Employee allegedly dismissed for saying Taiwan did not belong to China

The employee has been urged to file an application for unfair dismissal with the Fair Work Commission

Employee allegedly dismissed for saying Taiwan did not belong to China
A Taiwanese woman was allegedly dismissed from her job at a hotpot restaurant in Sydney after telling her boss she did not think Taiwan belonged to China. 

The worker, known only as Winnie, said in her social media post that she was working the night shift when her boss called her via walkie-talkie.

“Winnie, Winnie, could I ask you a question? Does Taiwan belong to China?” 

She replied: “Definitely not.”

Twenty minutes later, she was told to go home and not come back to work the next day, The Daily Telegraph reported.

But Winnie later said she did not even think about the response.  “Personally speaking, I hold a neutral position on the relationship between China and Taiwan,” she wrote. “I was dumbfounded ... I felt speechless.”

The Facebook post became viral on Chinese media, with commenters telling their own similar experiences.

A Taiwanese man, Yangson Tsai, who was working at a banquet hall in Australia,  said he was also asked by the manager whether he supported reunification.

He replied: “Taiwan is very democratic, we must respect the people in Taiwan.” He was not allowed to go to work afterward.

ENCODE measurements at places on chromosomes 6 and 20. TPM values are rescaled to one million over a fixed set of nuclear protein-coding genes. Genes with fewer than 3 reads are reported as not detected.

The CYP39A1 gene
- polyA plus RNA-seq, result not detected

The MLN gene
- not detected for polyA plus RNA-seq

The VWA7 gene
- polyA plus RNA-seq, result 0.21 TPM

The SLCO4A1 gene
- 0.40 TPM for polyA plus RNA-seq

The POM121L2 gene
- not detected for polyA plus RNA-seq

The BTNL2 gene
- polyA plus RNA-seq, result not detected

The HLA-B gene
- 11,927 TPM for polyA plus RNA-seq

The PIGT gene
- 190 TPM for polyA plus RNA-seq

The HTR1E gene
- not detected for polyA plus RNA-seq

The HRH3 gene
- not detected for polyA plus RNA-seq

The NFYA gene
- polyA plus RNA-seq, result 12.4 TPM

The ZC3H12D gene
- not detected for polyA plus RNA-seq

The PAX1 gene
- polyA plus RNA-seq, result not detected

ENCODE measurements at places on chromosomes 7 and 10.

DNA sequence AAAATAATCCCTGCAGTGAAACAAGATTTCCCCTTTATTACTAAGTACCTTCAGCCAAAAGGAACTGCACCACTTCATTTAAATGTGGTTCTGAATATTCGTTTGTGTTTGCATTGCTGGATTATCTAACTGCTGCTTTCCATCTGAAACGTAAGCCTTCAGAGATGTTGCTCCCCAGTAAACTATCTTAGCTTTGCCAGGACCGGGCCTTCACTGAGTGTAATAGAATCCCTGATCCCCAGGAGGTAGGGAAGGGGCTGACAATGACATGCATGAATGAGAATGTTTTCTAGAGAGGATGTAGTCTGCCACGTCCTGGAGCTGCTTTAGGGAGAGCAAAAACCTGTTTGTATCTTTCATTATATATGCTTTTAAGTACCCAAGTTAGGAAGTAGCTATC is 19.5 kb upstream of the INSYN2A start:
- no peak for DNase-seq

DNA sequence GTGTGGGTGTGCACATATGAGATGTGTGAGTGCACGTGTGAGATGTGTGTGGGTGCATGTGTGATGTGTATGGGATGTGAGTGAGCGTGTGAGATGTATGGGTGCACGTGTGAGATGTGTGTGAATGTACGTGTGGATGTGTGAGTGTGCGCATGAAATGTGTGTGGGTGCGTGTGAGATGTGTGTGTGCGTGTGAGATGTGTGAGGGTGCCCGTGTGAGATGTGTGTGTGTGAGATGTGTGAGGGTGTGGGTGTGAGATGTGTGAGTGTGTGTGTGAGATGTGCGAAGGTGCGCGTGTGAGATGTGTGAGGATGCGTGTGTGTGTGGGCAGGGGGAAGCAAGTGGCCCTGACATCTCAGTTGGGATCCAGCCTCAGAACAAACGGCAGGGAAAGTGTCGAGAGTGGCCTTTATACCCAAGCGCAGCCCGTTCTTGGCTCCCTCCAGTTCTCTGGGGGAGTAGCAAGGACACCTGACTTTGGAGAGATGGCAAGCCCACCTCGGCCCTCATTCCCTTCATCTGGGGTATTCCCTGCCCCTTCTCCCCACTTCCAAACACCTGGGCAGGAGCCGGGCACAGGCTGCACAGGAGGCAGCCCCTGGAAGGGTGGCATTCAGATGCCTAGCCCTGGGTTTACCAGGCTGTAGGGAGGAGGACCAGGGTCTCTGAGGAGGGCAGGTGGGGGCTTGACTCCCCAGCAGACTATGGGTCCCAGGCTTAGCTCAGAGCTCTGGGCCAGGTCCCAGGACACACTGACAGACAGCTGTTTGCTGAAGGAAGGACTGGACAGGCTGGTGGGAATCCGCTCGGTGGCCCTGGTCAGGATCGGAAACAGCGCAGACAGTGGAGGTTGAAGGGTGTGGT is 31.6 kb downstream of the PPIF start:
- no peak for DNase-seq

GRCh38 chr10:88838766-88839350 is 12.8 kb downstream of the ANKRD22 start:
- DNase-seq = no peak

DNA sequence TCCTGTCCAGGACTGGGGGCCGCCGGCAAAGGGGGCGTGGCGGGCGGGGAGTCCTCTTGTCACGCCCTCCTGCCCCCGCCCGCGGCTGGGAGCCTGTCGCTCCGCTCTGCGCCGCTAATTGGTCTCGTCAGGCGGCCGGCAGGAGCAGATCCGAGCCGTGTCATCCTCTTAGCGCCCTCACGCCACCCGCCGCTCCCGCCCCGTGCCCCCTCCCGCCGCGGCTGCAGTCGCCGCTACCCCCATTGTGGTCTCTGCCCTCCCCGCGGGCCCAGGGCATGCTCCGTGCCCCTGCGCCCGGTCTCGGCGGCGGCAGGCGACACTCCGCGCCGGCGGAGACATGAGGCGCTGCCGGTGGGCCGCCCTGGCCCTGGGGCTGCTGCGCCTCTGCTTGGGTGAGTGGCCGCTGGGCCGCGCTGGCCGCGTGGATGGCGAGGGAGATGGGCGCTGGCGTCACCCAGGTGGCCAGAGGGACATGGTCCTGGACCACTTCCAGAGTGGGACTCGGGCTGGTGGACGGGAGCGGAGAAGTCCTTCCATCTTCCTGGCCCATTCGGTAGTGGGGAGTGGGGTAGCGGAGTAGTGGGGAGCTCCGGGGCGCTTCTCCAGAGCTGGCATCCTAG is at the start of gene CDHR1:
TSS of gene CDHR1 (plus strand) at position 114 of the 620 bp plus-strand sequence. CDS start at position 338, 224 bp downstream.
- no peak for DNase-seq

Another commenter, Chien Chung Wang, said “these kind of Chinese” had been indoctrinated with Chinese nationalism “since drinking milk,” even in a “free and democratic country where ordinary people live a very low profile.”

But on Chinese social media, many supported Winnie’s sacking. “The answer should be ‘yes’,” Wai Man Sung wrote on Weibo. “And one more sentence. Australia belongs to China.”

Zhao Weicheng said he was an employer and he would have done the same, because the majority of his staff were mainland Chinese, the Telegraph said.

Winnie has been urged to file an application for unfair dismissal with the Fair Work Commission.


Related stories:
FWO orders company to pay $374k in unpaid wages
Employer slapped with record $500k+ fine for ‘exploiting vulnerable workers’
 

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